Schedule a conversation – Eric Isselhardt


We Are No Longer Alone


I’m writing to you from Idaho Falls, Idaho where it is going to be a balmy minus 6 degrees tonight and there is snow on the ground. Tomorrow, I will be spending the day at Rigby High School, where Stefani Cook, (ID 2011) teaches, conducting a site visit for our research study with Pearson and Digital Promise.

I think that my message this week would fall under the heading of “We Are No Longer Alone” if I could entitle it. Have you seen the article in the NY Times on New York City’s response to the Affordable Care Act:  http://www.nytimes.com/2013/01/12/nyregion/new-york-city-hospitals-to-tie-doctors-performance-pay-to-quality-measures.html?_r=0. Moving away from compensation models that reward doctors and hospitals for the number of procedures they perform, the city is moving towards a pay for performance system, through which doctors will be compensated, in part, based on metrics around patient satisfaction, patient recovery, and similar factors, still be negotiated.

Currently, this is being thought through for physicians in the city who are part of the city public hospital system – like teachers, basically public employees, to some extent.  You might think that most physicians are private practitioners; however, this is starting to change.  As insurance premiums, time spent bookkeeping, and other office-related tasks take up more and more time and money, many doctors are leaving their private practices and joining ‘groups’ often under the auspices of a hospital system.  In my rural community, my general practitioner, gynecologist, and allergist have all recently gone this route. So, the number of physicians affected may indeed be large.

Let’s look at some of the concerns expressed by physicians and their union:

  • “…doctors are hesitant, saying they could be penalized for conditions they cannot control, including how clean the hospital floors are, the attentiveness of nurses and the availability of beds”; does this sound familiar – working conditions conversations?
  • “…the consequences in a complex system like a hospital for giving an incentive for one little piece of behavior are virtually impossible to foresee,” ; again, sound familiar?
  • “…the union has also proposed expanding the indicators to 20, including measures that would give doctors bonuses for going to community meetings, giving lectures, getting training during work hours, screening patients for obesity and counseling them to stop smoking.; this sounds like the conversation that we have been having around multiple measures and what those measures should be, as well as somehow accounting for the many things that teachers do outside the classroom.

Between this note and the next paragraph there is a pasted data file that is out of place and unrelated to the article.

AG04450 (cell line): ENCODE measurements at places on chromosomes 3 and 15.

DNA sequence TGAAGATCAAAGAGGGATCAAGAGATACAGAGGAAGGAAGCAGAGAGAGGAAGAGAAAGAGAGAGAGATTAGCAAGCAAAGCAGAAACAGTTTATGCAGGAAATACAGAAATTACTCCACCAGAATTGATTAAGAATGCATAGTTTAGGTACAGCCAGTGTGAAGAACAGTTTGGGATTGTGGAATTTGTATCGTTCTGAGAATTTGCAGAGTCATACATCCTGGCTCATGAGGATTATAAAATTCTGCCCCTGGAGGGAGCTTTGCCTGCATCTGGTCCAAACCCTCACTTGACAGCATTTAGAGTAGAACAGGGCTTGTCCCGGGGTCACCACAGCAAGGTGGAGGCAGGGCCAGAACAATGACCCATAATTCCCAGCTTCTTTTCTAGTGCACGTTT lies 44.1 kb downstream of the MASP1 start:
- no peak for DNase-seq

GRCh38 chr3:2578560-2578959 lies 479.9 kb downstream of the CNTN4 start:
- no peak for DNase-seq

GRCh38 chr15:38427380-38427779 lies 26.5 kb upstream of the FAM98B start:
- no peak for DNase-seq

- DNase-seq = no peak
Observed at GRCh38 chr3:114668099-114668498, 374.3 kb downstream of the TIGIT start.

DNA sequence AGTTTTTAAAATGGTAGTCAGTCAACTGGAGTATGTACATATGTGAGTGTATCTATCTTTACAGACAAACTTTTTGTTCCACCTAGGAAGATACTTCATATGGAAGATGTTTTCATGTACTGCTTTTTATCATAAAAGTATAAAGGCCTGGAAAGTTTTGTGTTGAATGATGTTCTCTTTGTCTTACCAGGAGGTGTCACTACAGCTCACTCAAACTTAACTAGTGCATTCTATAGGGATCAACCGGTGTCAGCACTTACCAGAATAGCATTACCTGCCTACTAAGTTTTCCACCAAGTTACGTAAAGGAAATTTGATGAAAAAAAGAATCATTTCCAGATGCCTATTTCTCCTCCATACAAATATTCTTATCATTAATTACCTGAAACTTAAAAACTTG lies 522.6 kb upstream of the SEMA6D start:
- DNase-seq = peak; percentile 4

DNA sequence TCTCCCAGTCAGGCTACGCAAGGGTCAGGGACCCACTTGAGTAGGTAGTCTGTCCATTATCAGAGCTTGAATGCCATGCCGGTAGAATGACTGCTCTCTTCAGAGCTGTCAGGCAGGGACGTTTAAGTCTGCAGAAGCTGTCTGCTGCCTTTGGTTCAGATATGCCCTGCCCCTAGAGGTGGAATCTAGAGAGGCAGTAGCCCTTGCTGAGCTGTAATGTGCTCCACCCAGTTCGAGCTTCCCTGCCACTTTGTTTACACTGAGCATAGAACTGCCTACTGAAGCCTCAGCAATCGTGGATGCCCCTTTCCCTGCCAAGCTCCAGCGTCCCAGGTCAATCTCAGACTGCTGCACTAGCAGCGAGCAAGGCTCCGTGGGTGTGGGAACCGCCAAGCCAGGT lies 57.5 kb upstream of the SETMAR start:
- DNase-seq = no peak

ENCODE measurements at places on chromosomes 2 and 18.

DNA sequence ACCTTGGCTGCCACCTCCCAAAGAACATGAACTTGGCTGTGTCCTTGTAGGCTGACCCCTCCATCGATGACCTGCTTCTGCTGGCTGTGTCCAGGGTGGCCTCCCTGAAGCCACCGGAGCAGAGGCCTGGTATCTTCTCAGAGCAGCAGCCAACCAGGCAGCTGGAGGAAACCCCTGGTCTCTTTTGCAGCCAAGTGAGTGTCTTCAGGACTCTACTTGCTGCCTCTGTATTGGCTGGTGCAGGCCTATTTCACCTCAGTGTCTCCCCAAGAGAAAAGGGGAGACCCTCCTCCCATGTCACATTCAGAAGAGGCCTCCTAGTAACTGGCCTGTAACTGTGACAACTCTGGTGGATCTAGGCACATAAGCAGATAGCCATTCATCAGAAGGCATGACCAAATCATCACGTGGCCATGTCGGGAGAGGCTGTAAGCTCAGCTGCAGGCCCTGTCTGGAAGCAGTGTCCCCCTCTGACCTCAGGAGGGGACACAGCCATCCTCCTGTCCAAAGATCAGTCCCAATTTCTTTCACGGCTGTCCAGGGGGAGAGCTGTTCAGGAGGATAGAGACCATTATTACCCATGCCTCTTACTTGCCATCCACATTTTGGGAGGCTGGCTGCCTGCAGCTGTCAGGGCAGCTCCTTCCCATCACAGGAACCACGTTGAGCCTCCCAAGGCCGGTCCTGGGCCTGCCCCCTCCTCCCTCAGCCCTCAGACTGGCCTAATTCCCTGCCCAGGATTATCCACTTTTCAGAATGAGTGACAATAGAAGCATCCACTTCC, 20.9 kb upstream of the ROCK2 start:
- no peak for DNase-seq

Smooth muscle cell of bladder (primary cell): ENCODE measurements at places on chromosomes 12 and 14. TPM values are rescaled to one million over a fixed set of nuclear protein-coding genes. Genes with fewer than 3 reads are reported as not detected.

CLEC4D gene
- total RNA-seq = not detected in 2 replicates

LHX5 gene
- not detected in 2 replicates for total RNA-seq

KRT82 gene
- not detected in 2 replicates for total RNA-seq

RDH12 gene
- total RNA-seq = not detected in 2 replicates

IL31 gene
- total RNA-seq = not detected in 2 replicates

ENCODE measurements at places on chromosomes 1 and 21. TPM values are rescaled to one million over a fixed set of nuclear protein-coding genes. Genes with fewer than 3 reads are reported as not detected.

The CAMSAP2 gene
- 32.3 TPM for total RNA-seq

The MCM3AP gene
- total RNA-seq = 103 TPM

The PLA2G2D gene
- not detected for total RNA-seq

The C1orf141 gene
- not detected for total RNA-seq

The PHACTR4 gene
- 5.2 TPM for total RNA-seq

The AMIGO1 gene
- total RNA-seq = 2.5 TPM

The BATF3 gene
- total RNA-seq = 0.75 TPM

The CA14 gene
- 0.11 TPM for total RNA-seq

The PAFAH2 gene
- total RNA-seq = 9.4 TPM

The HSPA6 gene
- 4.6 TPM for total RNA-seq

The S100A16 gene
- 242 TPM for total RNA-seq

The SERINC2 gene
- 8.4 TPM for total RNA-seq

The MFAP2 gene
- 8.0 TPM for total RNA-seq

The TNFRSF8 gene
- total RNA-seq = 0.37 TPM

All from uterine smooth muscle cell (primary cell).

• “… it has also proposed excluding some patients — like developmentally disabled patients, homeless people and those who have no place to go — from incentives aimed at reducing the time patients spend in the hospital.”  And again, this reminds me of the conversations that we have had about the level of responsibility to which teachers should be held accountable for the family/home conditions of their students.

I wanted to reach out to the physicians coming to grips with this new world order and say, “Welcome to the world of the classroom teacher.”  Since physicians are only just beginning their journey down the performance compensation pathway, there are many concerns that they have not yet thought through.

For example, should there be different standards for some of the thirteen factors currently identified to which they will be held accountable, for physicians in different fields?  How will the industry validly measure some of the thirteen constructs that have been identified?  And, how will they unravel the home care factors from overall patient recovery?  I think that the education field could serve as good mentors as this moves forward.

But the most important take-away for us, is that we are beginning to see how performance compensation will roll out for professions other than teaching.  If you want a fun exercise, play this out for auto mechanics, research scientists, or other fields.

We in teaching have been fortunate in having had the benefit of some in-depth, targeted research looking at the validity, reliability, and fairness of prospective measures.  And, we have had the guidance of research-based assessment companies informing conversations.  I could not tell whether or not similar safeguards had been put in place for these changes for physicians.

For once, maybe the medical field could learn something from the teaching model.  😉

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